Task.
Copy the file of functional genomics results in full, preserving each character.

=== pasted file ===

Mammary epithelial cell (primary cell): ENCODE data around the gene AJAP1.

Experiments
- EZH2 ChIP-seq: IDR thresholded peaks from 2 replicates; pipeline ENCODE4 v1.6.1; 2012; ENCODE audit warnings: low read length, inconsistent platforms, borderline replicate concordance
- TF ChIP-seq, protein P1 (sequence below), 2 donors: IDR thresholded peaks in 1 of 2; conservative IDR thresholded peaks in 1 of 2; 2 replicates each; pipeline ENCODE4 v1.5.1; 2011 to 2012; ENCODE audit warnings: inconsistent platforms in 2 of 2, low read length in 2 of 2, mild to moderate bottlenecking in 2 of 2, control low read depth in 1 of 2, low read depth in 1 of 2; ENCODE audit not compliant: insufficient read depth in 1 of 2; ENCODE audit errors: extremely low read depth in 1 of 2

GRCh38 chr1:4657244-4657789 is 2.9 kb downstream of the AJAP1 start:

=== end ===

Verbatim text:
Mammary epithelial cell (primary cell): ENCODE data around the gene AJAP1.

Experiments
- EZH2 ChIP-seq: IDR thresholded peaks from 2 replicates; pipeline ENCODE4 v1.6.1; 2012; ENCODE audit warnings: low read length, inconsistent platforms, borderline replicate concordance
- TF ChIP-seq, protein P1 (sequence below), 2 donors: IDR thresholded peaks in 1 of 2; conservative IDR thresholded peaks in 1 of 2; 2 replicates each; pipeline ENCODE4 v1.5.1; 2011 to 2012; ENCODE audit warnings: inconsistent platforms in 2 of 2, low read length in 2 of 2, mild to moderate bottlenecking in 2 of 2, control low read depth in 1 of 2, low read depth in 1 of 2; ENCODE audit not compliant: insufficient read depth in 1 of 2; ENCODE audit errors: extremely low read depth in 1 of 2

GRCh38 chr1:4657244-4657789 is 2.9 kb downstream of the AJAP1 start: